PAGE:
Updated: Jan 10
If you’ve been following along a while, I’m sure you’ve heard a lot about what doulas are.. that they support women in birth, that they provide emotional, physical, and informational support...
But instead of rehashing the formal definition of the word, here’s what a doula looks like in action (PART 1)
‘Contractions have started. They’re beginning to grow in intensity. They’re closer together and are harder to breathe through. They’re harder to manage and your beginning to fully rely on your partner for support. As things intensify, you know it’s time to call the doula and head to the hospital. The doula meets your family there as your checking in.
She helps you breathe through the contractions and make it through the check in process. She sends your partner to take a quick break and grab some coffee and promises to stay with you. Once your checked in, she helps you get settled into the room. She dims the bright sterile lights and transforms your room into a sanctuary you feel more comfortable in. She hangs birth affirmations. She puts some fake candles around the room. She organizes the bags so everything is easily in reach while the partner is busy supporting you. She starts up the calming playlist you’ve selected to play during labor and asks if it’s okay to massage your lower back.
You agree gratefully, as ur back labor has been pretty intense and you’re eager for some relief. She rubs your back with some diluted essential oils. The scent and counter pressure gives you something to focus on during the peak of the contractions. Your partner is holding your hands and helping you breathe. Soon the contractions become harder to handle.
The doula suggests using the shower to help manage the intensity. She starts the water and turns it to the correct temperature. She helps you to the shower and shows your partner a good place to apply some counter pressure and massage on her lower back. As you transition through the most intense part of labor, you exclaim that you cannot do this...
The doula knows you’ve reached your wall and that your tired and have nothing left to give. She’s seen it and she knows that this is the precipice. The moment that truly transforms you into a new mother. This is a labor of love, and she reminds you that you will meet the love of your life very very soon. She affirms how well you’re doing, and counters your “I can’t do it” with you ARE doing it, and doing it beautifully.” She reminds you to breathe. She encourages your partner to support your weight as you lean into him, letting gravity help your baby rotate down into the birth canal.
A nurse enters the room and introduces herself and begins to fidget with the monitor and expresses concern that it keeps getting bumped off. Your frustration shows as you’re forced to move into an uncomfortable position in order to keep it perfectly in place. Despite your efforts, nothing is keeping it steady, as the contractions take over, your body is in full birthing mode.
The doula senses this. She waits for the surge to pass and gets down in front of you, eye to eye. She says, “if you want, we can ask if the nurse will monitor baby intermittently every 15 minutes or so instead of having this uncomfortable monitor on constantly. You have no drugs in your system, baby’s doing well, and it seems this is messing with your groove.” You nod, you didn’t know you could ask this. You turn to the nurse and request to monitor the baby intermittently instead. Soon, the monitor is off and you are free to roam as you please.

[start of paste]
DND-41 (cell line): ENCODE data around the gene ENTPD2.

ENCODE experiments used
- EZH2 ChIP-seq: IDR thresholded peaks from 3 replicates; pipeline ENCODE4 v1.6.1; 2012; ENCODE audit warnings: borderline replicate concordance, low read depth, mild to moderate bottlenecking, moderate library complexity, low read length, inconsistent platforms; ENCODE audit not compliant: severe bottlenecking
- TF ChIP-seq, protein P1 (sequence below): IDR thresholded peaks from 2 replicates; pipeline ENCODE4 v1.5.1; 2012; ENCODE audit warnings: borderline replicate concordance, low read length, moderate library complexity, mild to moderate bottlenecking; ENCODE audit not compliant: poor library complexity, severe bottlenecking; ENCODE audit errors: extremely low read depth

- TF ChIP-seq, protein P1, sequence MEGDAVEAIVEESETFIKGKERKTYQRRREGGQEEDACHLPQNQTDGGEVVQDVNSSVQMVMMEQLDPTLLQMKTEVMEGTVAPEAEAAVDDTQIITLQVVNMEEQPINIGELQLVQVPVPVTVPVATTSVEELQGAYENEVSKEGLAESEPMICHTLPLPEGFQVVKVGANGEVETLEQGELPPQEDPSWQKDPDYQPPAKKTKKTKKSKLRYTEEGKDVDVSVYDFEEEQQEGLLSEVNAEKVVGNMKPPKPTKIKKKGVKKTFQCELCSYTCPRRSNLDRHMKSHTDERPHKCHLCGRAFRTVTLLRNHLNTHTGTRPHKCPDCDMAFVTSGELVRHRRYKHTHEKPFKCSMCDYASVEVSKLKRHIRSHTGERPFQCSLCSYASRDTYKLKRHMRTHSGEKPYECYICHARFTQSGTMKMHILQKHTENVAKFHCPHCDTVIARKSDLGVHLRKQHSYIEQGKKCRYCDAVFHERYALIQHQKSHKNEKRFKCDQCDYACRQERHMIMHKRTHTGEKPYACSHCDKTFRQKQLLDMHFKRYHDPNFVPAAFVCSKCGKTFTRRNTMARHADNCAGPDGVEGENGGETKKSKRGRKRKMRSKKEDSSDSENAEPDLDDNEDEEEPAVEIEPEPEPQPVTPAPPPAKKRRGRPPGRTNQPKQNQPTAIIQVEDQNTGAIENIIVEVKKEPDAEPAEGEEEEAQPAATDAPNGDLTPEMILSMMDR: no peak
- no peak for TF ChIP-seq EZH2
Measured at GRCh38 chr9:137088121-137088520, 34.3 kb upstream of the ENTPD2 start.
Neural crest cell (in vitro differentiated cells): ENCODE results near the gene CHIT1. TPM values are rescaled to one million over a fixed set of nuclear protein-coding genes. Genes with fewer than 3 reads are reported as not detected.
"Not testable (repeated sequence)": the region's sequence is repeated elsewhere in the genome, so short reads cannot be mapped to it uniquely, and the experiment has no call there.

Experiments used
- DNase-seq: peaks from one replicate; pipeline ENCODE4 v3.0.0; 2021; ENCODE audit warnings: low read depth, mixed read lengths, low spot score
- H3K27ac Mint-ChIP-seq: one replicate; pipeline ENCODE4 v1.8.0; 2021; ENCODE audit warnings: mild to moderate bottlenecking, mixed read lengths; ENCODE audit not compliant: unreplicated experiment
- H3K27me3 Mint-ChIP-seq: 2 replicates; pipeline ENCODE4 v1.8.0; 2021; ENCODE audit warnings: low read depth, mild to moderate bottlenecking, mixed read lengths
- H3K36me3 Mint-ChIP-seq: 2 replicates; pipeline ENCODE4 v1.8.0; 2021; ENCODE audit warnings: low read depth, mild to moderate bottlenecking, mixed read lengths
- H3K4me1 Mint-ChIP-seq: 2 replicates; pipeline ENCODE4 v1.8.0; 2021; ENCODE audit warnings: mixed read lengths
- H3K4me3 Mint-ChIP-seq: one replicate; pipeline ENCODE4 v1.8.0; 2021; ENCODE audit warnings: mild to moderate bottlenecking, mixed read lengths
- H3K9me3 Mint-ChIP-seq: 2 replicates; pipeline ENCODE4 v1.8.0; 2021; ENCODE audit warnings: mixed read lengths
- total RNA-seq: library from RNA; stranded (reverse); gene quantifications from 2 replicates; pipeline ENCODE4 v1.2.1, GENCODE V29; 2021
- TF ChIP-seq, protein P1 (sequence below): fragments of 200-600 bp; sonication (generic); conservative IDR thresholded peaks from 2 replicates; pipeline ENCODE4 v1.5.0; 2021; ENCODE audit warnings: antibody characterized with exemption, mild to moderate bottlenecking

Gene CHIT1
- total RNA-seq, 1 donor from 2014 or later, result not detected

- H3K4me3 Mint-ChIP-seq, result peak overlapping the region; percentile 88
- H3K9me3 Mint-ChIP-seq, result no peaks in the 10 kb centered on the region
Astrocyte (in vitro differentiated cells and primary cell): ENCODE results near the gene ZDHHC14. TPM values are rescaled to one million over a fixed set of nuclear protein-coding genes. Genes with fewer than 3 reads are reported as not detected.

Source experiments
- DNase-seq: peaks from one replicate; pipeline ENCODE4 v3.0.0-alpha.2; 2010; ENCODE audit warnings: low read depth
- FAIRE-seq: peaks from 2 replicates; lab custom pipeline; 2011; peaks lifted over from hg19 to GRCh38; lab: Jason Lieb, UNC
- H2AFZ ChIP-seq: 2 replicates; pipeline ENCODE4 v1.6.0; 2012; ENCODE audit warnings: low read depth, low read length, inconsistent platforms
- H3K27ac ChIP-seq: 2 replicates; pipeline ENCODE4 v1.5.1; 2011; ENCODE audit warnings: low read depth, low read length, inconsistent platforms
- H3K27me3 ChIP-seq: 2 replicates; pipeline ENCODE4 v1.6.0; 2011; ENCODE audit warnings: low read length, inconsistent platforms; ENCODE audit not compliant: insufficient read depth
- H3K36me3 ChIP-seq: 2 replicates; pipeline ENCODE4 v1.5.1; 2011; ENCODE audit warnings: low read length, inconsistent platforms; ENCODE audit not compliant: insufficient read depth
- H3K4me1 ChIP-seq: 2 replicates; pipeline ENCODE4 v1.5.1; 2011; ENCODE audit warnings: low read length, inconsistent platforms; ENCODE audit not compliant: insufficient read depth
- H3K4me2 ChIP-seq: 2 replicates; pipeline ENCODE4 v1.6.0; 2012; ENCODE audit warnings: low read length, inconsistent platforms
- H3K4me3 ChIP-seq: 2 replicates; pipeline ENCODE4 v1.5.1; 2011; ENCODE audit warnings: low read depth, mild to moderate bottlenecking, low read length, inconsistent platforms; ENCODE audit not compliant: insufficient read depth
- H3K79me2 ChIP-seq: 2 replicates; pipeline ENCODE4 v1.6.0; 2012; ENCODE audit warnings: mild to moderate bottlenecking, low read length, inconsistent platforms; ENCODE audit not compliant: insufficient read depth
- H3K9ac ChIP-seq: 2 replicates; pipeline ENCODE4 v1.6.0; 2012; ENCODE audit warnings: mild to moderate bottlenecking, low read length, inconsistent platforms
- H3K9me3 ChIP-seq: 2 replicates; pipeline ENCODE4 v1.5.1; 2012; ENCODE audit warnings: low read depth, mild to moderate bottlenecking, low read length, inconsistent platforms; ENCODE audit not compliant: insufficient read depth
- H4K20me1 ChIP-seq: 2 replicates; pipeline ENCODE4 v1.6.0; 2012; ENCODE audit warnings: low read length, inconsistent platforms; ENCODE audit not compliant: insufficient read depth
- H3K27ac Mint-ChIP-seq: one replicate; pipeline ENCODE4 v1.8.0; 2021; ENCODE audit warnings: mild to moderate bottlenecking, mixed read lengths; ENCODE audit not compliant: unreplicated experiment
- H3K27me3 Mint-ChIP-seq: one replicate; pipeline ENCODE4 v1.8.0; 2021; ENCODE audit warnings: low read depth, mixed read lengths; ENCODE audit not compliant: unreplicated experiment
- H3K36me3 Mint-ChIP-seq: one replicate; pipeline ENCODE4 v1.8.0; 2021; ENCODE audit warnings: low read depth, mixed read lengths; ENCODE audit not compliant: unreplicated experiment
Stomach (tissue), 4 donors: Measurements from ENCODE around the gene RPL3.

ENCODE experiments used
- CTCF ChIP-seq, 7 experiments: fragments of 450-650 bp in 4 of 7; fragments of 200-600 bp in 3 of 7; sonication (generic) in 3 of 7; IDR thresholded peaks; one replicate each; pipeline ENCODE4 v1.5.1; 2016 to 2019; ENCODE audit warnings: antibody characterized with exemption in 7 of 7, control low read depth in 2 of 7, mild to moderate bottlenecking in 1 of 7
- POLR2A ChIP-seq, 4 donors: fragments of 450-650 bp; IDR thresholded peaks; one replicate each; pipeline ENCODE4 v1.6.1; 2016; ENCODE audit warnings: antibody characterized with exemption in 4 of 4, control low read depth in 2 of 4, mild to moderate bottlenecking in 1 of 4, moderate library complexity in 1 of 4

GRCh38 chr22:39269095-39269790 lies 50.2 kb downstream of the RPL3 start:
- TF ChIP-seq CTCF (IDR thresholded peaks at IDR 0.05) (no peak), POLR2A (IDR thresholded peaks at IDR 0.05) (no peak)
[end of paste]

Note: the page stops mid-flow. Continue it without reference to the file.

Before you know it, you feel an urge to use the bathroom. You need to push. A cervical check by the nurse confirms you are fully dilated and can proceed. A million people rush in. They ask you to lay on the bed. But don’t want to move, your position feels perfect and moving seems impossible. With your doula and partner by your side, you advocate to stay in your upright position. After some back and forth, the OBs agree. Instead of being directed to push for 10 seconds straight, you listen to your body.
You push when you body tells you to push. You move with the contractions. Your doula supports you from one side while your partner supports the other. You feel safe. Confident and empowered with this safety net of support. Despite the chaos in the room, you focus and in just a few pushes, your baby arrives.
He’s finally here. Safe and sound.
You shuffle to the bed, and lie down. They place him on your chest. The cord still bringing nutrients and blood from the placenta. But you’re still contracting. Confused, you turn to the doula. She looks at you with reassuring eyes and reminds you that have to push out the placenta and that everything is fine and normal and will be over soon. She holds your hand as the life-giving organ is delivered, and praises you when it’s over. She stays until the Dr. finishes checking you for any physical trauma and helps as breastfeeding is established.
After tending to any other needs, she smiles, gathers her things, and leaves the family to bond and enjoy their new baby. After promising a postpartum visit within the week, she shuts their door and makes her way out of the hospital and to her car, feeling honored and overjoyed to have supported this family the whole way home. '
This fictional 3 art short story was a realistic depiction of how a doula could potentially support a birth. The positivity and encouragement and pure motherly support a doula offers a birthing person and their whole family is just such an amazing asset. It’s the reason I fell in love with this work.
Birth CAN be like this. And it can bring so much empowerment and realness and beauty with it. It all starts with support💗💪🏻